When it comes to life advice, the phrase I hear often is ‘do not compare yourself to others’. The concept is simple, but it's quite difficult to achieve.
The question, “Why are all my friends more successful than I am?”, is embedded in my mind. Usually, it hibernates in the darkest corner of my brain, but whenever I see a colleague of mine achieve the goals I've long dreamed of and am still working towards, it re-appears again in full form.
As children, we think of ourselves as winners. It's only when we get older that insecurities, doubt and fear come into play, then we spend the rest of our lives trying to overcome it all. Isn't that just wonderful?
My earliest childhood memory is singing at the top of my lungs around the house. I had no inhibitions, I simply sang every song I liked. I sang the highest notes at the highest decibel. My love for singing didn't waver and I carried it into my adolescence. I began taking singing lessons, but to my dismay, had to begin from scratch. I got frustrated easily and I was suddenly scared of high notes. The confidence I had as a child had faded quickly, affecting a talent I always believed I could pursue without obstacles. To this day I have not achieved my desired singing ability. I constantly compare myself to friends and artists who are better than me, and push my standards higher than necessary.
When you're a child you love everything and everyone. You don't care how you look or how you sound, but how you feel. If singing makes you feel happy, you do it. In turn, this specific act of doing something you love radiates from within to the outside of your body. That's why they say a child's laugh or smile is the most precious thing in the world; it really is. When you grow up you end up loving other people more than yourself; people with qualities you wish you had or lives you wished you were living. You give yourself other people’s standards, rather than creating your own, in line with your abilities.
I learned many things during those singing years. I entered a few competitions and I definitely liked the attention I received while on stage. However, I didn’t practice as hard as half of the contestants. I got it in my head that I wanted to be famous and focused more on that. I practiced my autograph but not my vocal warm-ups. This only proved one thing: I never won a competition.
Unfortunately, this didn't motivate me to work harder. Instead, I perpetuated hate towards everyone and anyone, especially if they were where I wanted to be. I allowed jealousy into my life. It wasn’t even just singing. At school, I felt like I deserved things more than my peers, despite trying half as much. It took me a while to figure out the difference between deserving and wanting. I just wanted to win for the glory, but I was lazy. Furthermore, I actually forgot to have fun, because I was so mad at other people for being more successful than I was.
Then one day, my life changed. My long time role model actress/comedian Amy Poehler, had recently launched a website called ‘Smart Girls At The Party’, along with her best friends Meredith Walker and Amy Miles. The website inspires young girls to ‘change the world by being themselves’ and needless to say, I was inspired. Amy Poehler hosted a web series (one of several) called Ask Amy, where she would take questions and answer one per episode. At this point, I had admitted to myself that jealousy was something I struggled with, so I submitted a question to the site - amongst hundreds of others - thinking nothing of it.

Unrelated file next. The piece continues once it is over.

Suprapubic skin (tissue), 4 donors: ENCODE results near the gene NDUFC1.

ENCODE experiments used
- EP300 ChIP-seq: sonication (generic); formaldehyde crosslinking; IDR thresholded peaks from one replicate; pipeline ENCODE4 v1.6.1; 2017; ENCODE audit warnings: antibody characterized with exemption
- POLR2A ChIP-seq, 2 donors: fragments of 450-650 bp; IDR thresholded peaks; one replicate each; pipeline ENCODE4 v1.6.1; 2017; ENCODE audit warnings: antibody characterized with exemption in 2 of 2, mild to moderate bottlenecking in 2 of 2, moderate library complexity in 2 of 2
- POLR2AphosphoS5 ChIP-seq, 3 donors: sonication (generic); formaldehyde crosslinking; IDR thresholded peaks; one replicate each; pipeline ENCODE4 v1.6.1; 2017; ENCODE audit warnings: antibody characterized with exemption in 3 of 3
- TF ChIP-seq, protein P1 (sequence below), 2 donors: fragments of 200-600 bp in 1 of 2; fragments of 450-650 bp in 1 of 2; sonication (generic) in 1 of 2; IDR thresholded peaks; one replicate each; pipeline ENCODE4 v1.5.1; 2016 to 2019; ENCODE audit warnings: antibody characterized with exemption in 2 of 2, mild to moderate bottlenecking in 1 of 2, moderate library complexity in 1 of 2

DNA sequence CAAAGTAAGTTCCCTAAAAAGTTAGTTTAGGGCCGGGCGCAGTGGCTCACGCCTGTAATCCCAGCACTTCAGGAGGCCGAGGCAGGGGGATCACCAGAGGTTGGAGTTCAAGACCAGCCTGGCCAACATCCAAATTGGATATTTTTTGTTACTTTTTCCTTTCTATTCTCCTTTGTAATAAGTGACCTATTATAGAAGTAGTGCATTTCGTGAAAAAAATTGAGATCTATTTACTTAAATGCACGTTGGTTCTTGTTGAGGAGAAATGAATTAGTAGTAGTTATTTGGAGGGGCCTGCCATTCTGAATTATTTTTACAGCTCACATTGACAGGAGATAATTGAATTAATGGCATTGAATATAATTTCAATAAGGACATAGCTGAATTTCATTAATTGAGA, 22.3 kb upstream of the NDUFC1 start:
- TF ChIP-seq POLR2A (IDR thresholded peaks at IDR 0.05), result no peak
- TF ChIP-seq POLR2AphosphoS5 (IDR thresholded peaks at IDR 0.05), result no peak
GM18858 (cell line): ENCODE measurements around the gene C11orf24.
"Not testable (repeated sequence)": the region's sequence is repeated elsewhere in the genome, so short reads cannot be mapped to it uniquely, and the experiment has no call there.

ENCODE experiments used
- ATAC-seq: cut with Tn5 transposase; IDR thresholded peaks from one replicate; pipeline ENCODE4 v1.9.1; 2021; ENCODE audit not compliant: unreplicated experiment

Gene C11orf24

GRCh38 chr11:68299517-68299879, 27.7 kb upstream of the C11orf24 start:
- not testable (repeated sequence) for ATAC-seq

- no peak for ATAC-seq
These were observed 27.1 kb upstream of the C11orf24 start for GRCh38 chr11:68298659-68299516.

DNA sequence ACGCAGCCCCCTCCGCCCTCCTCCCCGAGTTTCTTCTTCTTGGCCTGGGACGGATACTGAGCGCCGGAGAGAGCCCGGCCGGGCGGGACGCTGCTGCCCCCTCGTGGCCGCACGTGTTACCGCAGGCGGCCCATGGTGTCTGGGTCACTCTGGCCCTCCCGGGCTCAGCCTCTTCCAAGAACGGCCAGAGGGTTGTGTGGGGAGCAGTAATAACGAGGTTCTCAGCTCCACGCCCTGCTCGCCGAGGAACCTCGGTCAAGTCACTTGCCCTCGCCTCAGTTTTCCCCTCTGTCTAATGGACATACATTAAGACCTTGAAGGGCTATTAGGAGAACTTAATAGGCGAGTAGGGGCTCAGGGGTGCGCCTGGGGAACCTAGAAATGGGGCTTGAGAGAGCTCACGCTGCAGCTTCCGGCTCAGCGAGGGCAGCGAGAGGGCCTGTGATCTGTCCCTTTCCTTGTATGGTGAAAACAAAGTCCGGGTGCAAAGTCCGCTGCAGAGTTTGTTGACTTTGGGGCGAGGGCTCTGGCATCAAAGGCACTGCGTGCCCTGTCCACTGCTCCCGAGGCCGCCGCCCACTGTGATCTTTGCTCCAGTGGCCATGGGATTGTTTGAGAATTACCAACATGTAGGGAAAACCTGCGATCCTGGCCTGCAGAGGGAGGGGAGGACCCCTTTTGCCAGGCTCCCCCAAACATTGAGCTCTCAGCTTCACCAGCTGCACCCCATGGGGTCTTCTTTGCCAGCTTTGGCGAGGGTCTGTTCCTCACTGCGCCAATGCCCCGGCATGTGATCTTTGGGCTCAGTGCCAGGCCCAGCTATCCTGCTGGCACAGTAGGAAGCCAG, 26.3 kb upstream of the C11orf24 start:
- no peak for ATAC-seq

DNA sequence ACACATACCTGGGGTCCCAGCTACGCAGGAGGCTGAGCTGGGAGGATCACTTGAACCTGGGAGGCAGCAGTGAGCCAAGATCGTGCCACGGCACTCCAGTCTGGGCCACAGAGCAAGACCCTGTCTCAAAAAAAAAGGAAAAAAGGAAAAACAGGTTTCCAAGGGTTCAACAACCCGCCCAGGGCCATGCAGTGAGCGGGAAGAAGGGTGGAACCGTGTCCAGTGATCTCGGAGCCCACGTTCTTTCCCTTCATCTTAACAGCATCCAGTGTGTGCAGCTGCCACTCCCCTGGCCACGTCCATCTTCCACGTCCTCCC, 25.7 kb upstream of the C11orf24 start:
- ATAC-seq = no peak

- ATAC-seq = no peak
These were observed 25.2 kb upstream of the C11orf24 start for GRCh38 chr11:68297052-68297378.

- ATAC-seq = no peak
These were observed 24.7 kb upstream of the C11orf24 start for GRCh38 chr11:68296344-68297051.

On December 20th, 2012, a new Ask Amy video went up, and I was surprised (and later, nervous) to see that she had answered my question. I was so sure others had asked similar things, and I never expected that she would pick my question specifically. It was:
For a long time I’ve been a jealous person. I try to be grateful for the things that I have but I get frustrated. What can I do to stop feeling jealous of other people?
With her kind eyes and sincere voice, she looked into the camera, addressed me by name (I may have gotten a little emotional at this point), read out my question and thoughtfully prepared her answer.
“Rooting for other people’s failure does get in the way of your success,” she said. “You want to try to avoid being a person who’s never full...who can’t be satisfied. The way to do that, I think, is to rejoice in other people’s victories, [and then], so many gifts and blessings will come to you, that you can’t even imagine.” She added, “If you can get there...where you can wish good things for people, and you free yourself from the prison of comparing yourself to other people.”
As I sat through the rest of the three-minute video, I felt like erasing every jealous moment I ever had in my life. I couldn’t believe how powerful it was; watching a video recorded from the other side of world, from someone I greatly admired, telling me that there’s always a chance to improve. Sometimes you need to hear it from someone you don’t see or talk to everyday (not that our loved ones don’t give us good advice, but an outsider’s perspective always creates change within us).
Not only had I felt like a weight had been lifted off of me, but something hit me: my question wasn’t just a way I could connect with one of my heroes, but also an indirect way in which I was able to help other people. As the view count increased, I was inspired knowing that countless others heard the answers I needed for a more peaceful, less envious life.
You may still hear the words ‘do not compare yourself to others’ and still struggle to follow them. But the next time you do, listen to that tiny voice in your head that reminds you to ‘rejoice in other people’s victories’, and according to Amy Poehler, getting there means that ‘you become the person that’s full of love'.
That’s definitely the person I want to be.